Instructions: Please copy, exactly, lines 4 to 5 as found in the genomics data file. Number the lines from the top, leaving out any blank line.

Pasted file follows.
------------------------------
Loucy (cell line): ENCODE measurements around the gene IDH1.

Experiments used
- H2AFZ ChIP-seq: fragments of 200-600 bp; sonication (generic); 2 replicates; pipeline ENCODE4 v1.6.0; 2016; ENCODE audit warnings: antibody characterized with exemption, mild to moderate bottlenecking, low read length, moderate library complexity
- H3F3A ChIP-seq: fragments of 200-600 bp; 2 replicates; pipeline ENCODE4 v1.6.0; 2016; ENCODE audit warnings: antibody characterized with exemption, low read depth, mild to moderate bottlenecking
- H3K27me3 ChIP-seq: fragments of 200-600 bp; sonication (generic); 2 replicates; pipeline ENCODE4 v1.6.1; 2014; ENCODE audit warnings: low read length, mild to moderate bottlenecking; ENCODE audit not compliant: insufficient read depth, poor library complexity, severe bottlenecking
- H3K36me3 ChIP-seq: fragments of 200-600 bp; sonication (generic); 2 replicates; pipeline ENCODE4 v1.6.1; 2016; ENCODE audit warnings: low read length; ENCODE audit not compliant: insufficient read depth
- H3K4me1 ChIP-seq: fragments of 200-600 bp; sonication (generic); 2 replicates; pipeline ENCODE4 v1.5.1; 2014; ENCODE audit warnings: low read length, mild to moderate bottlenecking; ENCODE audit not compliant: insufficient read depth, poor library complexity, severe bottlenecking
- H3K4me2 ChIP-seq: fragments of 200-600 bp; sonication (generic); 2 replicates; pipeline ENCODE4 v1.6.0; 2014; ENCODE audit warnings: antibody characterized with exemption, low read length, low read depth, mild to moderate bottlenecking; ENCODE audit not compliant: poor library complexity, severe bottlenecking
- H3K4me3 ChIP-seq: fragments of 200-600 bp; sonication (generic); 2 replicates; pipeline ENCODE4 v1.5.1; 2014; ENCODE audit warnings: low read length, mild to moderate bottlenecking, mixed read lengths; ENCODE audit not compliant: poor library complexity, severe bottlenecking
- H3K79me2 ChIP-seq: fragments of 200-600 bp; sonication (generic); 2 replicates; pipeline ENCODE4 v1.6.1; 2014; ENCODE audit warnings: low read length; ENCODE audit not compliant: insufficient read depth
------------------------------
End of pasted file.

- H3F3A ChIP-seq: fragments of 200-600 bp; 2 replicates; pipeline ENCODE4 v1.6.0; 2016; ENCODE audit warnings: antibody characterized with exemption, low read depth, mild to moderate bottlenecking
- H3K27me3 ChIP-seq: fragments of 200-600 bp; sonication (generic); 2 replicates; pipeline ENCODE4 v1.6.1; 2014; ENCODE audit warnings: low read length, mild to moderate bottlenecking; ENCODE audit not compliant: insufficient read depth, poor library complexity, severe bottlenecking